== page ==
It was a very hot day a few months ago when I decided to hire a taxi from Limbe bus depot which is actually matola transport to travel to Phalombe at a discount rate since I lost my cars many years ago and have never had enough money to buy another one.
I was determined to get to Phalombe to meet an elderly nyanga healer as one dealing in charms so that I could ask for permission to take a photo of his nsupa magical gourd made from mphonda losadibwe to mean a kind of squash which is not eaten.
“The calabash, bottle gourd, or white-flowered gourd, Lagenaria siceraria (synonym Lagenaria vulgaris Ser.), also known as opo squash (from Tagalog: upo) or long melon, is a vine grown for its fruit, which can either be harvested young and used as a vegetable, or harvested mature, dried, and used as a bottle, utensil, or pipe,” partly reads https://en.wikipedia.org/wiki/Calabash
However on my way to Phalombe I could not help but stare at the beauty of majestic Mount Mulanje and the water flowing down from it and the sight of some young men beckoning us to climb up to Dziwe la Nkhalamba (pool for the elderly) within an hour was too hard to resist so I told the car to stop.
Armed with a heavy handbag and wearing sandals I decided we should trek up to Dziwe la Nkhalamba as I badly needed my own photos although all I had was my phone camera which wasn’t of good quality.
I was also tempted to drink clean looking water coming out of a rock but luckily I did not and focused on walking up.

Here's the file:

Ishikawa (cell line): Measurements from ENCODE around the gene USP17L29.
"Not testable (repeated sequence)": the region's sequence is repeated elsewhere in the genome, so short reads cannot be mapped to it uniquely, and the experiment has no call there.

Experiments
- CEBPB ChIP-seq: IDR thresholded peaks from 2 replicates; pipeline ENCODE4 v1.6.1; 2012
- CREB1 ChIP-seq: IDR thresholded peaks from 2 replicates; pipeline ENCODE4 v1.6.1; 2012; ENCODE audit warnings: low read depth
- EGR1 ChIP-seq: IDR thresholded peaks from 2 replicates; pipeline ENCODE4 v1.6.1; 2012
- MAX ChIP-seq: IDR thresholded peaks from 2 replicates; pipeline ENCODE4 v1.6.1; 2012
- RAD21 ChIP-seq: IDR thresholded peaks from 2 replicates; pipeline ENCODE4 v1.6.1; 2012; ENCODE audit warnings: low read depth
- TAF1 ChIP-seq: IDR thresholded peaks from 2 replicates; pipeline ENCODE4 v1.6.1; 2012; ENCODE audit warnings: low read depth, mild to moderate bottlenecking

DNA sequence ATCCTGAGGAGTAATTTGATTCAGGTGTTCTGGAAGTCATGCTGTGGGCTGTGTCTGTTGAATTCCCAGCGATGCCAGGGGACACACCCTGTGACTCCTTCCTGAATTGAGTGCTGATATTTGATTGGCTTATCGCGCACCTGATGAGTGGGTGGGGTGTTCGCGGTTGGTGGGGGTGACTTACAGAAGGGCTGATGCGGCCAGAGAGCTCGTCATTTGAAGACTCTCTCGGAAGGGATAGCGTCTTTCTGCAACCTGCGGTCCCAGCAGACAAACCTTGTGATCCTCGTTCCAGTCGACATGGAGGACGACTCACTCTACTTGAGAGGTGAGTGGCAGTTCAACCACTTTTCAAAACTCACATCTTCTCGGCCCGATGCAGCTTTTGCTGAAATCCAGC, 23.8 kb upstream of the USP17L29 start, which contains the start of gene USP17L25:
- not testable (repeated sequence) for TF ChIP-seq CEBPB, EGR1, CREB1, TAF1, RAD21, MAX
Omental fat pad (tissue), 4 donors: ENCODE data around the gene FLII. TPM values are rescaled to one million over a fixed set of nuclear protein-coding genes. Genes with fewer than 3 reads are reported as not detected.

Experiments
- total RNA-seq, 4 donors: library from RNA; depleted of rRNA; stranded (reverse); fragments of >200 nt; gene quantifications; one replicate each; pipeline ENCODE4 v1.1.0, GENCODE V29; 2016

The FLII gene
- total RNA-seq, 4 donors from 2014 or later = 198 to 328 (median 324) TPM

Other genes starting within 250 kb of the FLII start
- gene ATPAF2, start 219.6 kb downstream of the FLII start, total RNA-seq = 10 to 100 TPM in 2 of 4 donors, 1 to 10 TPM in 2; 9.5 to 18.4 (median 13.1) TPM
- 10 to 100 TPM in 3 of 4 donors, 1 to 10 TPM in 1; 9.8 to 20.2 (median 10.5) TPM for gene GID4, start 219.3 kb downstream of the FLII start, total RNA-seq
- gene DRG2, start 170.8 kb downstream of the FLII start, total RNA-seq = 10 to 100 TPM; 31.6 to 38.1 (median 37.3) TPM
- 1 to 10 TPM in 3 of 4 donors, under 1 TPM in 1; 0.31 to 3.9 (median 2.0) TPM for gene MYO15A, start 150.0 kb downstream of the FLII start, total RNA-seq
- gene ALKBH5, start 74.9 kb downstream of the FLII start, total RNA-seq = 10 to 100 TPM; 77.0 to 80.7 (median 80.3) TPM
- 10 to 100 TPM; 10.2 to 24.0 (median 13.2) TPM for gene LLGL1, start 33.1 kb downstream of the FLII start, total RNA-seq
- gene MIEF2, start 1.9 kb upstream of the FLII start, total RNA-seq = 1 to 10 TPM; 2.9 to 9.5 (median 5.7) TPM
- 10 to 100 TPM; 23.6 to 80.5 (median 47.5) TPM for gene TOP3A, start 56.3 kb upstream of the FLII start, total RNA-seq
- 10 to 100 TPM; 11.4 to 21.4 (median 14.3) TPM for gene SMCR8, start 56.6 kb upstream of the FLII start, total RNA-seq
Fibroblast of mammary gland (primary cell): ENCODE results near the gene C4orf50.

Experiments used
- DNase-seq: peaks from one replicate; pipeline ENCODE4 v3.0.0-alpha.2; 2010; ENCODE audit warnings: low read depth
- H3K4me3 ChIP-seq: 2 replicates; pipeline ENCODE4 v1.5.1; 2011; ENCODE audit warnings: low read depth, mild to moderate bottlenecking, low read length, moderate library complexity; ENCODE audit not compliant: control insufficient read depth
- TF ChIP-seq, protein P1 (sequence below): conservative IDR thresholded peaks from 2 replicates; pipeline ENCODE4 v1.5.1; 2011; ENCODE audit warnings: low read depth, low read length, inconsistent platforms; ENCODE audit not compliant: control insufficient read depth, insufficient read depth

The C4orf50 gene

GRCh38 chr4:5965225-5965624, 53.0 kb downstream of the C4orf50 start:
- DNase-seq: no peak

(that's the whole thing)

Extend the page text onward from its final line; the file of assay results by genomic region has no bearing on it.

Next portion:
Despite that I ignored the heat and armed with a cedar cane with the words SAPITWA and Mulanje Mountain written on it we started our climb up and within 10 minutes I was sweating heavily as it was very hot.
As sweat covered my face and body I decided to rest for some 5 minutes half way through while I continued taking as many photos as possible.
The sun was so hot that I kept seeing rainbow colours or prism like things in the lens and when I asked the guide to take my photo the same effect was seen but not when he captured the mountain from another angle.
It was under an hour when I saw water roar past me as we climbed up and I had to make sure I balanced myself as my sandals were lose and got one of the gentlemen to carry my heavy blue handbag.
We climbed up and up and I felt as if I was doing push-ups and felt every muscle in my stomach react which made me feel good.
By the time we start descending somewhere on top I saw the Dziwe la Nkhalamba waterfall in a distance and screamed with delight as I could hear the roar of water.
It was breathtaking and out of this world when we finally reached the pool and all I could do was take photos but I feared standing on the rocks as I imagined myself falling into the water yet I cannot swim despite many years of lessons….I fear deep water and imagine a hand pulling me in.
After getting the guide and taxi driver to take some closer photos for me it was time to call it a day as the sun was beginning to set and we had to trek back down.
On the way back I saw some men with cedar tree logs which they probably cut down illegally from the mountain but I pretended not to notice that much because I did not know what they were capable of doing.
As we walked down I could feel my feet getting out of my sandals and the rocks scrapping them but I did not care as my mission to FINALLY SEE Dziwe la Nkhalamba had been accomplished and I felt so good to feel any pain.
Although I spent money though I’m self-employed to get someone to drive me to the place I felt it was worth it and next time I want to conquer the physical Sapitwa where many tourists go before attempting to see if I can be “kidnapped” into the mythical kingdom one and be able to come out after taking photos…..only time will tell indeed!